Mentally, I am here.
Welcome to the first installment of “Actually, This is Art,” an impassioned breakdown of cultural artifacts that are, most definitely, art.
It’s been a big week for Craigslist furniture listings, relatively speaking.
But little do they (read: the culture at large) know, I have been perusing Craigslist furniture listings for months now, on the noncommittal lookout for maybe a coffee table, or a bar cart, or something else I don’t really need but like to imagine would spruce up the space that I have now spent an entire human gestation period inside almost exclusively, with no end in sight.
As I scroll through the listings, opening countless purple-peace-sign-marked tabs in my browser that I will then leave open until the application crashes days later, I like to peer into other people’s homes, to take a look at the stuff they’re getting rid of, which is sometimes surrounded by the stuff they’re keeping. I like to see what home furnishings people can fit into the familiar dimensions of a New York City apartment, especially now that I’m not doing much visiting of other New York City apartments these days. Most descriptions offer the same explanation: “Item is less than a year old, only selling because we’re moving.”
Then, something stopped me in my tracks. First it was one listing, then two, then three, all for iconic mid-century chairs, except the chairs were photographed not in an apartment but on a beach, in the water, at nighttime. There they were, caught in the throes of surf under dark sky, stark and lush in the camera’s heavy flash as if this Craiglist shoot were the freaking “Criminal” video, occupying a reactionary visual space somewhere somewhere between a “Drunk in Love”-era Beyoncé and Jay-Z in the sand and G.O.B. Bluth trying to throw a letter into the ocean. Are these chairs for sale meant to be sexy or goofy, and why are they kind of both?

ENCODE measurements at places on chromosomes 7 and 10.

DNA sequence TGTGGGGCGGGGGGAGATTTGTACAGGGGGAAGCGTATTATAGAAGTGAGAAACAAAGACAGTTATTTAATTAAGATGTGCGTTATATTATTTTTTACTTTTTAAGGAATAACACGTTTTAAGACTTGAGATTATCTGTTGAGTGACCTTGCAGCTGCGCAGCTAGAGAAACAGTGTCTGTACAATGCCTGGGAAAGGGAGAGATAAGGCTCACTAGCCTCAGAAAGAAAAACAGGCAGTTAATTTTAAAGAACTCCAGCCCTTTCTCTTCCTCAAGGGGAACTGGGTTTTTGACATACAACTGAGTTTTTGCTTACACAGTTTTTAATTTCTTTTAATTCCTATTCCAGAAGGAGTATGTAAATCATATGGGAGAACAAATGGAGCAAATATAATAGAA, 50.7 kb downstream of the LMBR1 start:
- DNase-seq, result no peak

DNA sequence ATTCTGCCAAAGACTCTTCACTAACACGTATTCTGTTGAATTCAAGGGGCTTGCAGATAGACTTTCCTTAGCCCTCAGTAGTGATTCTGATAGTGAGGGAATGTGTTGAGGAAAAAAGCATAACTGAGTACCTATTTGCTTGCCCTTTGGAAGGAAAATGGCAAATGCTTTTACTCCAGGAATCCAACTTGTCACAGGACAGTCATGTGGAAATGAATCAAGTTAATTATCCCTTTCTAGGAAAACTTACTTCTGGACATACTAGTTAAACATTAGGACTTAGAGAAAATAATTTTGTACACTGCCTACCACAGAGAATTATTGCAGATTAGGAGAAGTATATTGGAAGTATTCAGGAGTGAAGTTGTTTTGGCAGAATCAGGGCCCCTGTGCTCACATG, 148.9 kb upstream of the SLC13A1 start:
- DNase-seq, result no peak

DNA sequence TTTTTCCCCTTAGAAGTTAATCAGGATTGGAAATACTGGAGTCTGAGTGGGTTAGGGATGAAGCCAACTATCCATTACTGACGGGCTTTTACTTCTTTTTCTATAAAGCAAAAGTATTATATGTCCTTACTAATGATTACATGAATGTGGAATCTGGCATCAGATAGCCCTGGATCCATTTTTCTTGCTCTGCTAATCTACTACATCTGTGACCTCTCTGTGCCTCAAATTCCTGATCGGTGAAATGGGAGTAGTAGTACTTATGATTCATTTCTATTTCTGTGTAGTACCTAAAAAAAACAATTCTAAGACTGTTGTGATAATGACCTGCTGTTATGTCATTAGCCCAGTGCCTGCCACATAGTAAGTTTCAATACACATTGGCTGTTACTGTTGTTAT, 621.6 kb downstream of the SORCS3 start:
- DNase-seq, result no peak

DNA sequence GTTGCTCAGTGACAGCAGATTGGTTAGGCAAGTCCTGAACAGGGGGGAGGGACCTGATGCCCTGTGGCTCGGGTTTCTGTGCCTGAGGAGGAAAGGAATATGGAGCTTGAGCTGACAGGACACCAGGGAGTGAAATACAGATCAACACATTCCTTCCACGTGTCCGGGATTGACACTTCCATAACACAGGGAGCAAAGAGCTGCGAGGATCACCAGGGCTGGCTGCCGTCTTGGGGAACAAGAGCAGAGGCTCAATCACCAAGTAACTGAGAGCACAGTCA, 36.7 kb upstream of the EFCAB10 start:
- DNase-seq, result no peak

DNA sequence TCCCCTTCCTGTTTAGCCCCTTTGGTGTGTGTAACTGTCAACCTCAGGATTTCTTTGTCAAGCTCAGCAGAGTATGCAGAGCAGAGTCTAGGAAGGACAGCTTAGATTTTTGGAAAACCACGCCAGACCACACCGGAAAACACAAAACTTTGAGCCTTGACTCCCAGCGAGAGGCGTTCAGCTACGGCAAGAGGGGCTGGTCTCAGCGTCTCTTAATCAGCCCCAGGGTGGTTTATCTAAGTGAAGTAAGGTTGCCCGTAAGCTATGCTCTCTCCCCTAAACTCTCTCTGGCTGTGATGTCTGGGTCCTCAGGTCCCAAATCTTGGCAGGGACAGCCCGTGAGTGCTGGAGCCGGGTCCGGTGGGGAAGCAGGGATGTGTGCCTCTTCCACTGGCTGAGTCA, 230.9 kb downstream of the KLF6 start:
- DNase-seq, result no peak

In one listing, two DSS side chairs, one lemon yellow and one tangerine orange, sit back to back, legs planted in the shallow sea foam—a furniture incantation of Abramović and Ulay, literally fused by their agonizing bond in Relation in Time (1977). In another, a pair of wire Harry Bertoia side chairs, photographed at an appropriately chaotic angle, become engulfed by the surf. Absolutely bonkers. I had to know more.
In yet another listing, an aqua Dr. No armchair contemplates the sea, surely bracing itself for inevitable waves. In the listing photos, an anonymous sitter does the same. One shot later, a disembodied index finger points at the chair—j'accuse…!—as if to scold it, perhaps, for being in the ocean in the first place. As if the chair simply found itself there on its own, just as I had found myself, time and time again, on the Craigslist “for sale > furniture - by owner” page. Are we all lost at sea?
I remain completely mesmerized—transported, even—by the decision to take these chairs to the edge of the ocean to photograph them for a Craigslist listing. However, it didn’t take long to find a (very New York) explanation: the seller appears not to be an enterprising citizen merely trying to spice up their furniture listing, but rather of an extratextual entity called SWEETERFAT, describing itself on Instagram as “curations & experiments in negotiating space.” Ostensibly based in Williamsburg, an Instagram post describes the project’s latest furniture drop as a study in “order and disorder, chaos and tranquility,” photographed in two “locations as contrasting considerations of salt”: the ocean and at a salt storage facility. Context or no, amidst the glossy parquet floors and CB2 stock photos that abound on the “brooklyn > for sale” pages, these chairs, like Venuses rising from the froth of the sea, are a window to a different world. It’s a world that ultimately ends up back with someone buying a chair that will sit in their Brooklyn apartment, but still.